Statistics Canada mortality files from 1996 and 1997 were used to calculate the age specific and sex specific death rates for Ontario. In total 156 610 Ontario residents died during the study period. Post-censal population estimates for 1996/97 for age group and sex group were from Statistics Canada.
Variable definition and classification
Information about chronic conditions was obtained in two ways in the OHS II. Survey respondents were asked specifically if they had ever been diagnosed with any of 20 conditions. As well, those who reported long term activity restriction were asked in an open ended question to give a “main cause” for their restriction. Reported conditions were grouped according to the classifications listed in appendix 1. In most cases these correspond to chapter headings from 9th Revision of the International Classification of Disease (ICD-9).15 The exceptions to this are as follows: circulatory system disorders were divided into ischaemic/other heart disease and other circulatory disorders; diabetes was considered on its own; cancer does not include benign neoplasms; and deaths from suicide were included with mental disorders rather than accidents and injuries. Two further points of note: injuries were reported as a cause of activity restriction, but were not part of the list of 20 chronic conditions. Thus, our HRQOL estimates are only for injuries severe enough to cause activity restriction. Secondly, mental disorders were not on the list of chronic conditions, but were instead defined from the mental health section of the survey. Respondents were considered to have a mental condition if responses to a depression index indicated a 90% probability of a major depressive disorder.16 No information was available for other mental disorders such as bipolar disorder or schizophrenia. Mortality rates were available by ICD-9 code only (including the E-codes for injuries and poisonings). These were classified according to column 2 of appendix 1.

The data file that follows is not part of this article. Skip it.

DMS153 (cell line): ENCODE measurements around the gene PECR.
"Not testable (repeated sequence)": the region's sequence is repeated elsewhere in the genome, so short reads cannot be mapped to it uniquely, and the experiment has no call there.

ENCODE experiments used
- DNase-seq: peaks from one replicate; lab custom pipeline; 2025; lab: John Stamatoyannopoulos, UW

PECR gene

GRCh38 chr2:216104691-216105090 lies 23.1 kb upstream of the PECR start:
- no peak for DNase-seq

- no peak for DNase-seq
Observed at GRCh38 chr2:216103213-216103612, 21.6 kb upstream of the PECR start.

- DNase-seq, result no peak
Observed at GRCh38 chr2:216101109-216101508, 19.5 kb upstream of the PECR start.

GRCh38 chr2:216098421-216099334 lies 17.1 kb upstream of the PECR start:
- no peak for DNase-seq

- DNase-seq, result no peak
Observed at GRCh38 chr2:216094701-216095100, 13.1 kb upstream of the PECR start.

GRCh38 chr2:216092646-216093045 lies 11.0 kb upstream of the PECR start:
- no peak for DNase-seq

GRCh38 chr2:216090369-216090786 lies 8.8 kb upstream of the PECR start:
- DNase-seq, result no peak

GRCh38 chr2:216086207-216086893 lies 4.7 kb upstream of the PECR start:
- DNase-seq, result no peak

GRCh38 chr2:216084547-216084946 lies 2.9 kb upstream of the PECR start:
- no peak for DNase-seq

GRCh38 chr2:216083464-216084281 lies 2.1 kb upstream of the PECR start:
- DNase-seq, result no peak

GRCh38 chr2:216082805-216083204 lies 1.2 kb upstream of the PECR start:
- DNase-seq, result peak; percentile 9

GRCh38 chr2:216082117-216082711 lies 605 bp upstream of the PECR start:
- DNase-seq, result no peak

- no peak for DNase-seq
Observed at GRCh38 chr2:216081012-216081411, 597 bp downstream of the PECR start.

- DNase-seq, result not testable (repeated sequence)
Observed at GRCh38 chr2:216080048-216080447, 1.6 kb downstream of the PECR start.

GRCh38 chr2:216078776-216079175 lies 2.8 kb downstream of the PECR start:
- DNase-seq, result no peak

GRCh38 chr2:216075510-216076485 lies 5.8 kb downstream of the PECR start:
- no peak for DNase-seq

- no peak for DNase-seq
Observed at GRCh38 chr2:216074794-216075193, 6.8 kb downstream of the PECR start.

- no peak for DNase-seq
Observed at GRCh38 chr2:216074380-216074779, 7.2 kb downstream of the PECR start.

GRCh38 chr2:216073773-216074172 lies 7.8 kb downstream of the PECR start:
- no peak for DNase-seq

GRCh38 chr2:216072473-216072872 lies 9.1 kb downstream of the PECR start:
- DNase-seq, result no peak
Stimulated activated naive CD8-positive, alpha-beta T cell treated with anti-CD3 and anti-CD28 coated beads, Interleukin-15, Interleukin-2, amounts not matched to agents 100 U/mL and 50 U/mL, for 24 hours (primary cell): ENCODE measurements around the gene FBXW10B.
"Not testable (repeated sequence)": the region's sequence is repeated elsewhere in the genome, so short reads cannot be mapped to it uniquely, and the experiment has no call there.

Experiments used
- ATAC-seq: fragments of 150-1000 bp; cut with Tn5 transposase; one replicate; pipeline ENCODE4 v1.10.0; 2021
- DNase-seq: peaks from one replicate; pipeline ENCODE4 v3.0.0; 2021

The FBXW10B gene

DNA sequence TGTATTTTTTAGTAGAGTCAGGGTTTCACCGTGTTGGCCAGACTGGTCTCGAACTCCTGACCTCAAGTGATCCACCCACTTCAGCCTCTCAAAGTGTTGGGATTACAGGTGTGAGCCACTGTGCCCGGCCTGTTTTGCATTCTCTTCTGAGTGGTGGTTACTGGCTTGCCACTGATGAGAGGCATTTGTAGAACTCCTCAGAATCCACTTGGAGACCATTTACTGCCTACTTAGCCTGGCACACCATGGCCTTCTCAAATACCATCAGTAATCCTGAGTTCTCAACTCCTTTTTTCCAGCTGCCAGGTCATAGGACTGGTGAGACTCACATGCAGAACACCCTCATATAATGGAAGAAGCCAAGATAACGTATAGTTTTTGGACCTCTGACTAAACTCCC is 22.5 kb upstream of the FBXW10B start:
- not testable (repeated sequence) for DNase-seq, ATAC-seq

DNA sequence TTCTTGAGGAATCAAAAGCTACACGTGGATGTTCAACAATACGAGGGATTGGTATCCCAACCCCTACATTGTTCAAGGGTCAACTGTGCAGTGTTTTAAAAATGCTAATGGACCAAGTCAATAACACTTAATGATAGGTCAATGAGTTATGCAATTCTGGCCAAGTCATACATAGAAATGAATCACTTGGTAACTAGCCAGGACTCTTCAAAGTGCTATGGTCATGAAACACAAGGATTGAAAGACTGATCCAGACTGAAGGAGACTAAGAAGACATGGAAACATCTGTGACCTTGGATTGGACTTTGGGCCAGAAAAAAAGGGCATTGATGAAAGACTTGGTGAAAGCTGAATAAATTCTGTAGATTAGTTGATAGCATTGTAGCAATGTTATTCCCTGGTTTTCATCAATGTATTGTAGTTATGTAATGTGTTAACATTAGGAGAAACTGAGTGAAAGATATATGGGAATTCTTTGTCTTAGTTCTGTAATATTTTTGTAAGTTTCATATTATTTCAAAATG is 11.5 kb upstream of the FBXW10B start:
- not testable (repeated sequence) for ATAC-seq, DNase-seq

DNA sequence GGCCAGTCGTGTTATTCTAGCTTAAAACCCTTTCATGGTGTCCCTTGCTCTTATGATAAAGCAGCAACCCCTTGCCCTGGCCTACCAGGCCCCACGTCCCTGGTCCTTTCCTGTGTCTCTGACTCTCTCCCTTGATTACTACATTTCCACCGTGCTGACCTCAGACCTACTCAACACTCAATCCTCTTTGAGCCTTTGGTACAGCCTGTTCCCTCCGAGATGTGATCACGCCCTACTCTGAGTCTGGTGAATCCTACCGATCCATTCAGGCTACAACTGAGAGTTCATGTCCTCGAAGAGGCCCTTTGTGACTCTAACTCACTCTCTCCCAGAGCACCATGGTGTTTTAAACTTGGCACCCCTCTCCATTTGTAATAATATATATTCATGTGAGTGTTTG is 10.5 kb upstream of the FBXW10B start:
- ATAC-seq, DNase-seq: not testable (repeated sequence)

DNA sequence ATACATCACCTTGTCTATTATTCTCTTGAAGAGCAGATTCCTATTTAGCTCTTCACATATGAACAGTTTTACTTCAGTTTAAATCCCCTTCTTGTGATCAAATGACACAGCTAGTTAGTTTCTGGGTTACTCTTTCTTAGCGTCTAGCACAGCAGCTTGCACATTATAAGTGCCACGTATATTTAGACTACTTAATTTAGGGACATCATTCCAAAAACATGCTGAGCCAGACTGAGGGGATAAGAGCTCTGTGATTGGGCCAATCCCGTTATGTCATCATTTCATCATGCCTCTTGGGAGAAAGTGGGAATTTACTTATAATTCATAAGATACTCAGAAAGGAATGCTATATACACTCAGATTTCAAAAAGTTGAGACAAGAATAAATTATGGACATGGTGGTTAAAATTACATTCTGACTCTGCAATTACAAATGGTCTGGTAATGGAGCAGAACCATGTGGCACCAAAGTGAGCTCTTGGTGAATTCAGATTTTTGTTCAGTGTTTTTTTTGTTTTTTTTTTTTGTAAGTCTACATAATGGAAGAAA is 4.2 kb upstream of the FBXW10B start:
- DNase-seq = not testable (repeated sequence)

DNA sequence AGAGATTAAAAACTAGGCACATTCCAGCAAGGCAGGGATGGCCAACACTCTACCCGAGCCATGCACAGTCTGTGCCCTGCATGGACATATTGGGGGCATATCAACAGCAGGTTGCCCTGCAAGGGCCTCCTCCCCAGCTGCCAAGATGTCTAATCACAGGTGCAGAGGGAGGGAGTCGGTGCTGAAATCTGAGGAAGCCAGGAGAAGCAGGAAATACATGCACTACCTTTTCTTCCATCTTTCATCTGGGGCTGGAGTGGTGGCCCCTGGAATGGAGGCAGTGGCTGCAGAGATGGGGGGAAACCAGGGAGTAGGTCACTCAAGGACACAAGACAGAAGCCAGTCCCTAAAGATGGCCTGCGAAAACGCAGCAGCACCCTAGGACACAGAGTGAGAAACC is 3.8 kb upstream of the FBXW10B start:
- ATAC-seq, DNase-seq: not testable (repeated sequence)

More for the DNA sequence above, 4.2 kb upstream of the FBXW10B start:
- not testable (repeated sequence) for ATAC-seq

The Health Utilities Index
The HRQOL measure used to calculate HALE in this study was the Health Utilities Index (HUI).17 The HUI is a utility based, multi-attribute health classification system that estimates a summary value of individual health where 0.0= “dead” and 1.0= “perfect health”, (states worse than death are also possible), based on preference scores for different health states.18 Each respondent answers questions pertaining to eight attributes of functional health: vision, hearing, speech, mobility, dexterity, emotional state, cognition, and level of pain and discomfort. In the version used in this study, vision, hearing, and speech are combined into one sensory attribute. Each attribute has from four to six possible levels ranging from unrestricted to a highly disabled state (see appendix 2 (available on the journal web site (www.jech.com) or Torrance et al19 for a description of health states). These are then combined using the following multi-attribute utility function where U=the overall HUI score and U1 to U6 are the attribute specific utility score: